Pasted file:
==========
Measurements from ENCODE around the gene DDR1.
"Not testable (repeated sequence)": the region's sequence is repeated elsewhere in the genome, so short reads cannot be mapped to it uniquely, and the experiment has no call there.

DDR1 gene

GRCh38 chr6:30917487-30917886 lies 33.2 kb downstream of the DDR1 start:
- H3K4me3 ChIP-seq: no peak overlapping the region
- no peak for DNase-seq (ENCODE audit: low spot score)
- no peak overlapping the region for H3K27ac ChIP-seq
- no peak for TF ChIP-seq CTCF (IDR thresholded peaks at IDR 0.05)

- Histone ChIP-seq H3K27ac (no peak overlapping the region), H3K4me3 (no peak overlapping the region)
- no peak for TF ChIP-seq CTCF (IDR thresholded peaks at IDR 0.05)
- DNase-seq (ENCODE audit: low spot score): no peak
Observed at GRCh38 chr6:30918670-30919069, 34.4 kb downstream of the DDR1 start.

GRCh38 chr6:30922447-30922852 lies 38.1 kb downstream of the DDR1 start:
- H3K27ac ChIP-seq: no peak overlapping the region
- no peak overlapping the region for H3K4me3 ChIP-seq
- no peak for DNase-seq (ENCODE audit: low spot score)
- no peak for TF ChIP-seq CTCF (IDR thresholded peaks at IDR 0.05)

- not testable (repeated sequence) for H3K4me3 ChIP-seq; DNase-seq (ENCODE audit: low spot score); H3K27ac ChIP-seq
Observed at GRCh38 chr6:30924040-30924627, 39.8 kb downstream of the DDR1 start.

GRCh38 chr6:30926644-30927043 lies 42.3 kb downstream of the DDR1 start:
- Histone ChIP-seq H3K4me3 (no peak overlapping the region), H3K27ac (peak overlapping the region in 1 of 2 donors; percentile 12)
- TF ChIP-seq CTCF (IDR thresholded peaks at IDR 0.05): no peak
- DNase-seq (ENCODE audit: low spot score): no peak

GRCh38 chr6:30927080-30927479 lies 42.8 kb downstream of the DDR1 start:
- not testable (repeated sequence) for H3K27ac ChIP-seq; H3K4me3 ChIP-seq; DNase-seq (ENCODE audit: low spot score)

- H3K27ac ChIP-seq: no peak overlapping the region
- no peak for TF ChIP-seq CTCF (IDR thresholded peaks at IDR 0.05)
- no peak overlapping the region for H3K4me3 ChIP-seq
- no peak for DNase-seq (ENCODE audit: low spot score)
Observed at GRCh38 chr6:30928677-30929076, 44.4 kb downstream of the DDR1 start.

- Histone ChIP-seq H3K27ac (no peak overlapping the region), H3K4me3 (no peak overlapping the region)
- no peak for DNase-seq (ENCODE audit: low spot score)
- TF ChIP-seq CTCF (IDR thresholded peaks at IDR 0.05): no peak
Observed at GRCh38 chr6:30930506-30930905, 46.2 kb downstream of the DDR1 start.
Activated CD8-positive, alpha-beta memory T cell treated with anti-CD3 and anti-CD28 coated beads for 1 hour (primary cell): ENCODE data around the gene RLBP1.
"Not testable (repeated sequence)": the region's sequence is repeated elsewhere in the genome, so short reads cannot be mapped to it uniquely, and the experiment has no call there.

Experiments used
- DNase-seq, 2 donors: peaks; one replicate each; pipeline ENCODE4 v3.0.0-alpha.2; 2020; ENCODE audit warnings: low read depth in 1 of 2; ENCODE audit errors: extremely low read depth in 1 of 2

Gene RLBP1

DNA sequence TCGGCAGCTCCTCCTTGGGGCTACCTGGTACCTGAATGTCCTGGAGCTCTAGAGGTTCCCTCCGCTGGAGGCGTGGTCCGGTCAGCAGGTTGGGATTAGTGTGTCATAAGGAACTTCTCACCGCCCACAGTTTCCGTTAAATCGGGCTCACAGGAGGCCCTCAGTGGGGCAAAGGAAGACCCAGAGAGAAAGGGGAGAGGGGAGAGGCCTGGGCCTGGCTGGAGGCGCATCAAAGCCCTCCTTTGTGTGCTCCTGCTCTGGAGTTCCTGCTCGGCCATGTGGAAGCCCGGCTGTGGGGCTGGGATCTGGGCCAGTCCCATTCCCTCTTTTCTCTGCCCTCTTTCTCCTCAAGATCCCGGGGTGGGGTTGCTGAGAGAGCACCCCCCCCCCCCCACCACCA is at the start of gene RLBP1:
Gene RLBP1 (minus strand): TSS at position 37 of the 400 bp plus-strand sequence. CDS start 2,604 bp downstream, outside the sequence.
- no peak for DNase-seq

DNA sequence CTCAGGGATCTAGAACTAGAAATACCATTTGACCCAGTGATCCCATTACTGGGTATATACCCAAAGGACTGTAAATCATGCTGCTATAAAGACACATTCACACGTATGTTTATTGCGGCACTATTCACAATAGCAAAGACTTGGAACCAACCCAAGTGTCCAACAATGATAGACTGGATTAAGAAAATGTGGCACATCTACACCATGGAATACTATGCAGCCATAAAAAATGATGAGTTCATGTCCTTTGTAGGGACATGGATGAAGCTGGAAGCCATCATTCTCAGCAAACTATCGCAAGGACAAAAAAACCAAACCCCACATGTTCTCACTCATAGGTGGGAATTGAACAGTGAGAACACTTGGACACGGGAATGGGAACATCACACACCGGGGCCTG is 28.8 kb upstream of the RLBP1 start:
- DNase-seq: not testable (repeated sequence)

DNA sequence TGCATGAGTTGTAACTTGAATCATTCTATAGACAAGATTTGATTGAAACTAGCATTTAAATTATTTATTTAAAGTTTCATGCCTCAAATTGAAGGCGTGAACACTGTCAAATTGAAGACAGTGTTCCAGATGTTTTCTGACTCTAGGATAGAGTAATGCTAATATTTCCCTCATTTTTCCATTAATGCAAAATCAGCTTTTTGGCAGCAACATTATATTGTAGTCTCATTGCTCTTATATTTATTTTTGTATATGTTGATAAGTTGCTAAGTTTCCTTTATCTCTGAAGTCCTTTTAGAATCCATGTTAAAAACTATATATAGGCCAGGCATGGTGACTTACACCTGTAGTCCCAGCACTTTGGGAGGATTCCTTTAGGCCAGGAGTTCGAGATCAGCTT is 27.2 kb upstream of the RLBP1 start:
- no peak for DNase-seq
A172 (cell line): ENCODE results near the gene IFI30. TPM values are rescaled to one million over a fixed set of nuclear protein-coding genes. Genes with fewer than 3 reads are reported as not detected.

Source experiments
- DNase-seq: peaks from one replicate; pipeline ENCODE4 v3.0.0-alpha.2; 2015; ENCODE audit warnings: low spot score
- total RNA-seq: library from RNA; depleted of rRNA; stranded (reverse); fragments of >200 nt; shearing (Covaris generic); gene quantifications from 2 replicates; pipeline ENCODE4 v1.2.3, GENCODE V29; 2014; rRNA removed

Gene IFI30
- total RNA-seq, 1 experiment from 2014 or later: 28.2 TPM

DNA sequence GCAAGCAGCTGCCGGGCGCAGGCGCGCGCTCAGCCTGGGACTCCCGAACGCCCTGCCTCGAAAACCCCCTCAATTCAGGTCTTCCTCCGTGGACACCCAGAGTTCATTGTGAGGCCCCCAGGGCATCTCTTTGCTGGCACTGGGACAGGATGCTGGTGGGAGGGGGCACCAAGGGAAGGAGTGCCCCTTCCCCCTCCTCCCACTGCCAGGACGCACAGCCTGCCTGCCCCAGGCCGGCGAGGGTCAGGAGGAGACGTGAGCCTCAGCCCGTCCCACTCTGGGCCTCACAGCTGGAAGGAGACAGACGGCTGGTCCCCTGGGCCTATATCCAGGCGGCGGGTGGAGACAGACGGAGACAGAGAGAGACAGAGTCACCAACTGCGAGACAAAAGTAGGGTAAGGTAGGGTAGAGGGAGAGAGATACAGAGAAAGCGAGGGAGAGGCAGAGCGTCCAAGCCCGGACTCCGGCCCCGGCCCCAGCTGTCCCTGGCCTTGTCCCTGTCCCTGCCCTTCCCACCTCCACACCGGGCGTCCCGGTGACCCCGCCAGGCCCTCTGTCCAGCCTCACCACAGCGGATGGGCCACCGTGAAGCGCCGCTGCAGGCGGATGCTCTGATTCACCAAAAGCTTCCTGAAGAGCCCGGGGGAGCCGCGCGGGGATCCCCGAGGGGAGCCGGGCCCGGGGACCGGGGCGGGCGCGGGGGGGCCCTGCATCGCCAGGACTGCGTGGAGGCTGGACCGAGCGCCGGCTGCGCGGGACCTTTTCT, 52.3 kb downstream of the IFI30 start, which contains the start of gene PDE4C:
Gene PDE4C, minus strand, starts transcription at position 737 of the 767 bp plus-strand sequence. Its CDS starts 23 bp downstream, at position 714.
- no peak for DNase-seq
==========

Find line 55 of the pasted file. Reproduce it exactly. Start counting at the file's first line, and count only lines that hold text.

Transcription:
- no peak for DNase-seq